New Regional Labour Circuits in the South Pacific: Gender, Culture and Transnationalism

This project investigates the transforming contemporary Pacific.

Centre for Samoan Studies staff


Overview

Pacific mobility is being shaped by new patterns of international trade, investment and aid adopted by key regional players—China, America, Australia and New Zealand. Using a multi-sited analysis of regional labour circuits focusing on Polynesian Islands, Australia and Aotearoa New Zealand, this study connects broad geopolitical shifts to the movement of individuals and families, and to their gendered and culturally embedded economic, affective and expressive practices.

Research on Pacific mobility have focused almost exclusively on ‘out-migration’ of Islanders to larger countries of the Pacific Rim (United States, Australia and Aotearoa New Zealand). As a feminist ethnography, the study explores movement of people, capital, investment and goods between Cook Islands, Sāmoa and Fiji that reveal vibrant transformations of both capitalist and local economic practices. The gendered, sexed, raced, and class dimensions of locally embedded and globally attuned networks challenge economic-driven models of global migration.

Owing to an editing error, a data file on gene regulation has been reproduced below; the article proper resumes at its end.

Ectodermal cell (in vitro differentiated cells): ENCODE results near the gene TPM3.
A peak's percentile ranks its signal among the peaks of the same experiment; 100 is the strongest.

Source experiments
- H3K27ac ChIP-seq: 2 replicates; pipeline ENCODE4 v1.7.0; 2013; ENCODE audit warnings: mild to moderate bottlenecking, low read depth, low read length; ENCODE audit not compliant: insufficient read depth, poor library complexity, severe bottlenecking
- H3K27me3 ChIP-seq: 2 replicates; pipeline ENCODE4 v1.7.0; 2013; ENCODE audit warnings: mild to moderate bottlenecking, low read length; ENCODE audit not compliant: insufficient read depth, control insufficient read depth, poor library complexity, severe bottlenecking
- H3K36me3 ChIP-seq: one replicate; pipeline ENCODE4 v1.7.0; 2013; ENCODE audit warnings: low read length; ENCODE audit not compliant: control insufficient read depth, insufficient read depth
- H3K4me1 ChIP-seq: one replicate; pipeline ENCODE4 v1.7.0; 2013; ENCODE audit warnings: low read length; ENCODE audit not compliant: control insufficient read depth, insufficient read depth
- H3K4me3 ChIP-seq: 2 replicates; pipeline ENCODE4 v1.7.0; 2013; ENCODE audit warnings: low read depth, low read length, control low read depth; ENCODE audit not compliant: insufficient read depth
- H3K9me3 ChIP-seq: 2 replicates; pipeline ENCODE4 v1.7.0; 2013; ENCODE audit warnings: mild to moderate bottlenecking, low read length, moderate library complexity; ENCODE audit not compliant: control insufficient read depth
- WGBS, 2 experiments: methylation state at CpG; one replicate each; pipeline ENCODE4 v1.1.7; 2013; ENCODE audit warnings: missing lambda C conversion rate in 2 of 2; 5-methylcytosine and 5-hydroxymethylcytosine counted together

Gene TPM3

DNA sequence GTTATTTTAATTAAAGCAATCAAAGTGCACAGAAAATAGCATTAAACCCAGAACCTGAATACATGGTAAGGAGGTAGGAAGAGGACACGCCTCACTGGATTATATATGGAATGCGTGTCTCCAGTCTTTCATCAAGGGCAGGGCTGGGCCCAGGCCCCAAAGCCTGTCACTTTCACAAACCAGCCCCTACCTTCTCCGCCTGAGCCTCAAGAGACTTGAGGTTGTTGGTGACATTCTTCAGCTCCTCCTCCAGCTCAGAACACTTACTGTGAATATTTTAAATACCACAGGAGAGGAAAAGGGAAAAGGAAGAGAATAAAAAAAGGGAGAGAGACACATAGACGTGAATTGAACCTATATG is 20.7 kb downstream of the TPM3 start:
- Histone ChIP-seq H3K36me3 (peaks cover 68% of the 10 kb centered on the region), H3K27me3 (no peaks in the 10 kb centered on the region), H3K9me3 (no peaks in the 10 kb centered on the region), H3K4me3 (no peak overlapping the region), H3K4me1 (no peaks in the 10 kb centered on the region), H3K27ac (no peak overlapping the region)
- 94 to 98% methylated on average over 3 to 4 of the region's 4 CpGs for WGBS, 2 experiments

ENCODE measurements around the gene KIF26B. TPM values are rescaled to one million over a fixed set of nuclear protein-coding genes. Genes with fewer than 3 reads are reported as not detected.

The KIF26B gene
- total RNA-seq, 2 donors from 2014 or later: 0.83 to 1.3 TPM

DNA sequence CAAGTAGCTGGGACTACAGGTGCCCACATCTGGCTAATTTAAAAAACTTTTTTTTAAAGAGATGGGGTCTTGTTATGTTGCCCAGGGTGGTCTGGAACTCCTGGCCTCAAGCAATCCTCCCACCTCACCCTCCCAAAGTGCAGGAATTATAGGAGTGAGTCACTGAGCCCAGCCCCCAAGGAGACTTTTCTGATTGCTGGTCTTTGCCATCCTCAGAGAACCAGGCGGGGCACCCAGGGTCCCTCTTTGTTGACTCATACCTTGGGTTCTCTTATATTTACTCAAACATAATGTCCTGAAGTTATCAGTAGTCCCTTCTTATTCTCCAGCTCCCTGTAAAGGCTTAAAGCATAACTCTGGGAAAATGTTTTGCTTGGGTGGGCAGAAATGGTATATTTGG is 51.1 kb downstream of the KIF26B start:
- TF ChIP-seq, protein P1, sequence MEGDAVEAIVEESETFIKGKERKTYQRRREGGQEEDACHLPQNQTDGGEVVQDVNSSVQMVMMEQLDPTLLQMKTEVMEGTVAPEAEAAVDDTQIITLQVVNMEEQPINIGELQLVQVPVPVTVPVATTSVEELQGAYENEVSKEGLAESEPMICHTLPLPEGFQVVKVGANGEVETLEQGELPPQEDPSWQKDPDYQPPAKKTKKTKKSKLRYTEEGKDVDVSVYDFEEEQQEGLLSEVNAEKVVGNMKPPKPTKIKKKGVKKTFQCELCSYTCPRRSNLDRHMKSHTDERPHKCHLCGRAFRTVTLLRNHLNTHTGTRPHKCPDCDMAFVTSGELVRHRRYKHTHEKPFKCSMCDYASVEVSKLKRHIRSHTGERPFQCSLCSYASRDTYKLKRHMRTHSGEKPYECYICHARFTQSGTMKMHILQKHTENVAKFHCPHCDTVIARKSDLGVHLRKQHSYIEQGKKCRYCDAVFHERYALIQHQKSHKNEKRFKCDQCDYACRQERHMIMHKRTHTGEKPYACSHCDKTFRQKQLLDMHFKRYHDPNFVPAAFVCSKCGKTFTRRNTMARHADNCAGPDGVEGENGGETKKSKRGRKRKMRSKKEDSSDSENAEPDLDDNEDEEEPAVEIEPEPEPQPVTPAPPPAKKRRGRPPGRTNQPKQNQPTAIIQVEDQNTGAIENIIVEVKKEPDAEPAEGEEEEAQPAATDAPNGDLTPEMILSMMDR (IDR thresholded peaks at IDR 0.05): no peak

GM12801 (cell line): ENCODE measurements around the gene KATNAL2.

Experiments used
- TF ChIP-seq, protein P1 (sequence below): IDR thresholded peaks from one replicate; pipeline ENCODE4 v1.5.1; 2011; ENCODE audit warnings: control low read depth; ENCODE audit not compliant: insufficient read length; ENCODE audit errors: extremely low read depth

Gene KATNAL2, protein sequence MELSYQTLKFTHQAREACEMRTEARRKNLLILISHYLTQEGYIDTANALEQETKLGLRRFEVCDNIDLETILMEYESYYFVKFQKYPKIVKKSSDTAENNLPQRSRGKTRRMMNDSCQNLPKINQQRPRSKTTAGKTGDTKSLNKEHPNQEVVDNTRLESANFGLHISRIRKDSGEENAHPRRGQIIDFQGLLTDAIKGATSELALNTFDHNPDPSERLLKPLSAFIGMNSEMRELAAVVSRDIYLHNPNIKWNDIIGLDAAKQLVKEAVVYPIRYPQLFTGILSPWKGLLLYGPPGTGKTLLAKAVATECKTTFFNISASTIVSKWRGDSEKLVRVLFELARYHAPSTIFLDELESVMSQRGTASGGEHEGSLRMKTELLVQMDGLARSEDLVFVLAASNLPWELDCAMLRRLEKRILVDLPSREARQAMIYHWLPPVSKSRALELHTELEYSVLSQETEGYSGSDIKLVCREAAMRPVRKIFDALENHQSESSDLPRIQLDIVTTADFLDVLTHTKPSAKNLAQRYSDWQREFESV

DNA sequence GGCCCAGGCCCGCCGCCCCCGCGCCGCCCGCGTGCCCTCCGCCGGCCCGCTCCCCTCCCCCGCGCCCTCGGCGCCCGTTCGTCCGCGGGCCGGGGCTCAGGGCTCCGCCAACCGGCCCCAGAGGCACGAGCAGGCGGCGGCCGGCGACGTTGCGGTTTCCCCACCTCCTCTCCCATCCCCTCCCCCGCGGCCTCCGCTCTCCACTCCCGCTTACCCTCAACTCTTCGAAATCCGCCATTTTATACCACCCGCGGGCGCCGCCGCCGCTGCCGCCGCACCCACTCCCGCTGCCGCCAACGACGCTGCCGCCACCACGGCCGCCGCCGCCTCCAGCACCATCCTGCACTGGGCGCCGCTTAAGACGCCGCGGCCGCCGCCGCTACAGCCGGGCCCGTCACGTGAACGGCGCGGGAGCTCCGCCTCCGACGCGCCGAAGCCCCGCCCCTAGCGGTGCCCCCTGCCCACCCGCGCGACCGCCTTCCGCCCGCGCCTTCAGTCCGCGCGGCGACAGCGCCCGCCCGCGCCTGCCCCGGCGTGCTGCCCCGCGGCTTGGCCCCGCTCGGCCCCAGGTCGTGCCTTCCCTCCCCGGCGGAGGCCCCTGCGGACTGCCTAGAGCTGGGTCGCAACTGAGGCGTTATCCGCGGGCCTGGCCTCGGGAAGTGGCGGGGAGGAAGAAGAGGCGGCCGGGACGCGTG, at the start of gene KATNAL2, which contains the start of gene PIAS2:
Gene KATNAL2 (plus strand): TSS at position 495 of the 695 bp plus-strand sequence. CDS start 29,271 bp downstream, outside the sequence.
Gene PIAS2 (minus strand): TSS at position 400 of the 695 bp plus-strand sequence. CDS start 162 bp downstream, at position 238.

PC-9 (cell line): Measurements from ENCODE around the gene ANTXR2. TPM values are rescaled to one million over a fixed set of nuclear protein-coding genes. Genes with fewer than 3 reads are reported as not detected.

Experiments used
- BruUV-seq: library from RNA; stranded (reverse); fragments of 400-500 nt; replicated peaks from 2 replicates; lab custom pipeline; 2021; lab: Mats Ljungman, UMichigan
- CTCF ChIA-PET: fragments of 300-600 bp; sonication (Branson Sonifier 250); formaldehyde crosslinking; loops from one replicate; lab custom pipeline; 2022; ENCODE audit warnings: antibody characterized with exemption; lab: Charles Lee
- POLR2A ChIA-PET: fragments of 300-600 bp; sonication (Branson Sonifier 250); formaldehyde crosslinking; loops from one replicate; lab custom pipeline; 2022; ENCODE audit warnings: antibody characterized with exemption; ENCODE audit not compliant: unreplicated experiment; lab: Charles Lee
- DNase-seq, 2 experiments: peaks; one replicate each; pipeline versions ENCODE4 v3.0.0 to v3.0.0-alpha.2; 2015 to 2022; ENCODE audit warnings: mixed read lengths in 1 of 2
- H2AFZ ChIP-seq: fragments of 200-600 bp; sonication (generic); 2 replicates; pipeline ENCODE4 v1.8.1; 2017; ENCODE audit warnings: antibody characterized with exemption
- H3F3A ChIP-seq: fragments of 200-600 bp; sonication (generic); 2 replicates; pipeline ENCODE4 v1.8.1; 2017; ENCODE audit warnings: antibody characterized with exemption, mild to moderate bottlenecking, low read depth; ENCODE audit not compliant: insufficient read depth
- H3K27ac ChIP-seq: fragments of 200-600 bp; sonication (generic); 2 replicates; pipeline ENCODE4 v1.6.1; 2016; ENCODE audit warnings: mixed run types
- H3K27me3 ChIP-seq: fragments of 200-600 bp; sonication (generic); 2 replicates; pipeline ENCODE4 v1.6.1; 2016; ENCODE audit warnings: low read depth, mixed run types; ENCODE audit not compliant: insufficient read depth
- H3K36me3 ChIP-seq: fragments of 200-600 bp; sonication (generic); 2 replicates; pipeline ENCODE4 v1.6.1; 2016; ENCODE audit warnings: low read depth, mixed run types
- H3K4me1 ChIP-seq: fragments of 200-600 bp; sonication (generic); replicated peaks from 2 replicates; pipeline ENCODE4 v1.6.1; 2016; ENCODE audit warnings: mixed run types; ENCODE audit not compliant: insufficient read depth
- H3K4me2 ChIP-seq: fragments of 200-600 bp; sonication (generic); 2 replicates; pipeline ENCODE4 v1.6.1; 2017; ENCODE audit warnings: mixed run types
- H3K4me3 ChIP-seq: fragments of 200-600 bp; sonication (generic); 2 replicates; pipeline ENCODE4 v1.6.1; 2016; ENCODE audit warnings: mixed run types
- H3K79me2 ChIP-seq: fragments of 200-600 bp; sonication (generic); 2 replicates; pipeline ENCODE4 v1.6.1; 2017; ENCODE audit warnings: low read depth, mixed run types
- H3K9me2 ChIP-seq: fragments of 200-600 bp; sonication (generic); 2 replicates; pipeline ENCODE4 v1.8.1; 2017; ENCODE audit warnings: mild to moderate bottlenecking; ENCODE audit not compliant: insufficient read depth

Aims

  • Investigate, map and analyse new circuits of human mobility relating to the Pacific region.
  • Conceptually integrate these circuits by examining their connection to contemporary local and global socio-political and economic transformations.
  • Analyse the significance of gender and affect to Pacific transnationalism, including by assessing how gender relations and economies of affect are reconfigured and/or reconfirmed across practices and processes of mobility and immobility.

Outcomes

Project details

Sponsors

ARC Future Fellowship

Project team

Prof Meleisea Leasiolagi

Dr. Malama Meleisea

Assoc Prof Penelope Meleisea, Centre for Samoan Studies, National University of Samoa

University of the South Pacific, Cook Islands Campus

University of the South Pacific, Oceania Centre

Contact

Dr Kalissa Alexeyeff (k.alexeyeff@unimelb.edu.au)